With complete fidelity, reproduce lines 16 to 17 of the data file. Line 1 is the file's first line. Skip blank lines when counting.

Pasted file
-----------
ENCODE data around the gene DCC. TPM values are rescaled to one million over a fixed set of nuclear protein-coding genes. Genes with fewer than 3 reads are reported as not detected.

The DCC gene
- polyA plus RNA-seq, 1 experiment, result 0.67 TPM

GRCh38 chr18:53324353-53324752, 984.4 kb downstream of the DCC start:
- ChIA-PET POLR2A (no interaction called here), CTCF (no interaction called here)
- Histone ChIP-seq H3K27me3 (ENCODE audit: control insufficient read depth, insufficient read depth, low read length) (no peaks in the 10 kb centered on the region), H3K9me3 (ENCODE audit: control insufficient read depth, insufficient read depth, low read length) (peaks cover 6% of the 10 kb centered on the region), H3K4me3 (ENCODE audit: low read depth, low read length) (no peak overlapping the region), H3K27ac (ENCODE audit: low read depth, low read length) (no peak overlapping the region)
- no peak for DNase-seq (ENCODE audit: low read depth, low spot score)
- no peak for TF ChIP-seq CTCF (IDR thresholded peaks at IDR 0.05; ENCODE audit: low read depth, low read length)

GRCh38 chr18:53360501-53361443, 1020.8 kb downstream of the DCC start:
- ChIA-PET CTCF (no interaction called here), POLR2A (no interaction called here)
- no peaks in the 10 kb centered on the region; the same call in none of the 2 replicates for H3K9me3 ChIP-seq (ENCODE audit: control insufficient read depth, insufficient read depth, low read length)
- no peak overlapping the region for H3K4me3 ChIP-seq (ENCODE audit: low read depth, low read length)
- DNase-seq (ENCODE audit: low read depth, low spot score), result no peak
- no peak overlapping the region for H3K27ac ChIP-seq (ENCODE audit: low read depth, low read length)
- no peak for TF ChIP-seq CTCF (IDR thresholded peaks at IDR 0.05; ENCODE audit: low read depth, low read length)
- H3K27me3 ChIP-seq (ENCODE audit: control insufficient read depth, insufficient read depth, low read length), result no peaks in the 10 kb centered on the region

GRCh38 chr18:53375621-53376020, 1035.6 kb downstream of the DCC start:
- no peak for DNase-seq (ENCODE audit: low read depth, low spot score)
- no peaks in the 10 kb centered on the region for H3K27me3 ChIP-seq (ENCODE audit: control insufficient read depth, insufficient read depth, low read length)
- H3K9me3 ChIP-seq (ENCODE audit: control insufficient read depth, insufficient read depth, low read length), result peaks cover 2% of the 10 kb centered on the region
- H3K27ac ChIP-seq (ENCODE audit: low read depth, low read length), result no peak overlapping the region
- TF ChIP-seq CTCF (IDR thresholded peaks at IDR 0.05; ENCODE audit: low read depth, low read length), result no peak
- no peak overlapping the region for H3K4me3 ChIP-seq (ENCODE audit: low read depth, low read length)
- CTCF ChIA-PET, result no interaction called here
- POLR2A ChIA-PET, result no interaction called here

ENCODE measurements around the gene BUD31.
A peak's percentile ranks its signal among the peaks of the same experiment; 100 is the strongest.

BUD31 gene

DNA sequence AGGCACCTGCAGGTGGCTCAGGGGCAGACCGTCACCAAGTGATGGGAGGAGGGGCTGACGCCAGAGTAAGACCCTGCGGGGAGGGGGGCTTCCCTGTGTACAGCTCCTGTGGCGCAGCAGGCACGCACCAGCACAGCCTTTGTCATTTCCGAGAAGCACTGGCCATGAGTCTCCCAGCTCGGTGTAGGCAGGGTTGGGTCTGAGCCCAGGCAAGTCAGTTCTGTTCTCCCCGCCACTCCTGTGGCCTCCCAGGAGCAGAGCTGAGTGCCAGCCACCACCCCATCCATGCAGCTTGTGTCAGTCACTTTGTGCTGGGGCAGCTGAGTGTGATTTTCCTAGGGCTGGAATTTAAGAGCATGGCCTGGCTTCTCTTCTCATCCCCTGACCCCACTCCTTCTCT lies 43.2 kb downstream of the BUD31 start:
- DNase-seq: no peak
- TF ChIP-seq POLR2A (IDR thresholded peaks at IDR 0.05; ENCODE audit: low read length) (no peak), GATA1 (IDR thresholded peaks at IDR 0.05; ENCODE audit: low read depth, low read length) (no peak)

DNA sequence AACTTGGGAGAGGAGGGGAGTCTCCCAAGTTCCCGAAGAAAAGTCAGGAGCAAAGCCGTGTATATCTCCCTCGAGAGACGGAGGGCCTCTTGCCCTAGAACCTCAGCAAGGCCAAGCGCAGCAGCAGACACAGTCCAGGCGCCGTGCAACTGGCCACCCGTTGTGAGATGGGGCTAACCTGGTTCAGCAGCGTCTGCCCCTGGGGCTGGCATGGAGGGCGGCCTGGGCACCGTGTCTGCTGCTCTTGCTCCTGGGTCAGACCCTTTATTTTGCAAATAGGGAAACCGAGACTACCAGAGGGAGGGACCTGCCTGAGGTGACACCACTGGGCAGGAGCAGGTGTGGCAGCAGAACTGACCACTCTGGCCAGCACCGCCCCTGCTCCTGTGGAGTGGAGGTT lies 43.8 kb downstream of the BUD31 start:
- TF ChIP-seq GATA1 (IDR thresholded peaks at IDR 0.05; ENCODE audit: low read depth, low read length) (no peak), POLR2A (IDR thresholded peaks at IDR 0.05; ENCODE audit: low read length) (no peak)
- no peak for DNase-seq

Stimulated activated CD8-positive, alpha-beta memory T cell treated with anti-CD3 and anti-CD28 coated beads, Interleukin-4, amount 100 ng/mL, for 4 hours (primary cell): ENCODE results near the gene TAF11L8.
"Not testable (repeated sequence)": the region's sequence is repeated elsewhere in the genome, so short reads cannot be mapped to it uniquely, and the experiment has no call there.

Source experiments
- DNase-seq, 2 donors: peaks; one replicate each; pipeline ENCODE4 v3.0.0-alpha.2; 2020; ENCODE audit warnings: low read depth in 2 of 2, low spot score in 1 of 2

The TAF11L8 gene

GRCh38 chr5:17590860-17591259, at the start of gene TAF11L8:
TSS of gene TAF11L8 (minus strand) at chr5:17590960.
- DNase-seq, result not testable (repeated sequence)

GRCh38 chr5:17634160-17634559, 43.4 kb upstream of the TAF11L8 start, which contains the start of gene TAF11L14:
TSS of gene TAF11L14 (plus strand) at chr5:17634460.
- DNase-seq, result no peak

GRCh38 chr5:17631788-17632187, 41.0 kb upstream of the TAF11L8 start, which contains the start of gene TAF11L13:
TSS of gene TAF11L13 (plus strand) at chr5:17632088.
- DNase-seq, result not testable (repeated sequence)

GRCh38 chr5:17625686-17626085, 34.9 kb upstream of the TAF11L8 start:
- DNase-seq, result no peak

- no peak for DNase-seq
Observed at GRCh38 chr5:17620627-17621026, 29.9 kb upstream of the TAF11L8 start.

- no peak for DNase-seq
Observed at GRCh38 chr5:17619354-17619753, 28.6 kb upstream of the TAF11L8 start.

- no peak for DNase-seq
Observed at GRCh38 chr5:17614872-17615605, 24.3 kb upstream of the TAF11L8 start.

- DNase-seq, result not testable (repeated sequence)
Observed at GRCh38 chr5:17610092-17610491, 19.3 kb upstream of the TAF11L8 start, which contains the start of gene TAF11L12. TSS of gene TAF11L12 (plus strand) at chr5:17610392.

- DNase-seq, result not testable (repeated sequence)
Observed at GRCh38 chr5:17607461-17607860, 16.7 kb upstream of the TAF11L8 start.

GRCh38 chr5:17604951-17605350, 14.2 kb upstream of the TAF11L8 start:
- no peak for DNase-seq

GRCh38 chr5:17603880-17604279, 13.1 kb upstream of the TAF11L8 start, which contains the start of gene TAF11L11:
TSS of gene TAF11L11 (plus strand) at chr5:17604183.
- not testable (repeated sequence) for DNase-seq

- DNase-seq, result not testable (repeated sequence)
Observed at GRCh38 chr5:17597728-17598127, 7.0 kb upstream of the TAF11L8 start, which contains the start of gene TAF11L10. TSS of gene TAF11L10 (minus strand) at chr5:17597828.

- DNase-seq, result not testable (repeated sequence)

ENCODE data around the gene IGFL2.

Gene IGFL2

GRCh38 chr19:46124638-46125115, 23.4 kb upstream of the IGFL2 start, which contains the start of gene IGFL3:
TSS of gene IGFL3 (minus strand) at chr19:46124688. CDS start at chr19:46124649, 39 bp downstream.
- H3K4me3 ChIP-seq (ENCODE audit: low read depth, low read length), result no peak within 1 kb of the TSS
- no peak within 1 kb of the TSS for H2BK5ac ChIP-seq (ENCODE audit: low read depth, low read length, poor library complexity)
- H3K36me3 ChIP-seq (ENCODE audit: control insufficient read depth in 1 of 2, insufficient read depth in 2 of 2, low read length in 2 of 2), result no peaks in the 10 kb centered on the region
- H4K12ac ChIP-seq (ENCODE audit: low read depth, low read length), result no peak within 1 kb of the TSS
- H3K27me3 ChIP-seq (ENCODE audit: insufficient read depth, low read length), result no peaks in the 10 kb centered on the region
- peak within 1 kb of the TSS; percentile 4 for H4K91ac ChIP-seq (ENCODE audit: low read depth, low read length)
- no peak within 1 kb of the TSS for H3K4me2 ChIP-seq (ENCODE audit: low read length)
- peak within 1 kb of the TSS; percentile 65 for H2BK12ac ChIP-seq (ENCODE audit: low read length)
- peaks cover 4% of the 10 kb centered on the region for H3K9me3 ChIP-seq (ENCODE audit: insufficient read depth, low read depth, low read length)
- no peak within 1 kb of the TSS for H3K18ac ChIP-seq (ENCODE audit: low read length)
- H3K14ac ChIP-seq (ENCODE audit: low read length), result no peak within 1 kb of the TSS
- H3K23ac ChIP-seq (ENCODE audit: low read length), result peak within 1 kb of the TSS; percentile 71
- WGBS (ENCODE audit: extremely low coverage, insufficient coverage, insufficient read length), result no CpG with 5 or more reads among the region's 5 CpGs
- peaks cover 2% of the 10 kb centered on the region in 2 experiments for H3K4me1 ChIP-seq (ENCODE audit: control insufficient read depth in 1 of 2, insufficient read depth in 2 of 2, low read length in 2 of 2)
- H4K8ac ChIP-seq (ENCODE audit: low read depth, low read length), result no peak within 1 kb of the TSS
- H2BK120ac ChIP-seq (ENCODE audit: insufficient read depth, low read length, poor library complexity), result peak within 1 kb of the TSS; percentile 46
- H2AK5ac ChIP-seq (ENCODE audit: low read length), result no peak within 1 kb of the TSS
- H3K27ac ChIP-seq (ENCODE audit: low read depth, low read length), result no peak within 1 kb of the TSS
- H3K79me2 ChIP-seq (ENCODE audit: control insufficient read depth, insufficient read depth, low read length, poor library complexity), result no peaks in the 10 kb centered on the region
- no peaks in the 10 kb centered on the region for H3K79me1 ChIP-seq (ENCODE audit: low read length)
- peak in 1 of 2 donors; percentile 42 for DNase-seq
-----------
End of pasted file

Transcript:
- H3K27me3 ChIP-seq (ENCODE audit: control insufficient read depth, insufficient read depth, low read length), result no peaks in the 10 kb centered on the region

GRCh38 chr18:53375621-53376020, 1035.6 kb downstream of the DCC start: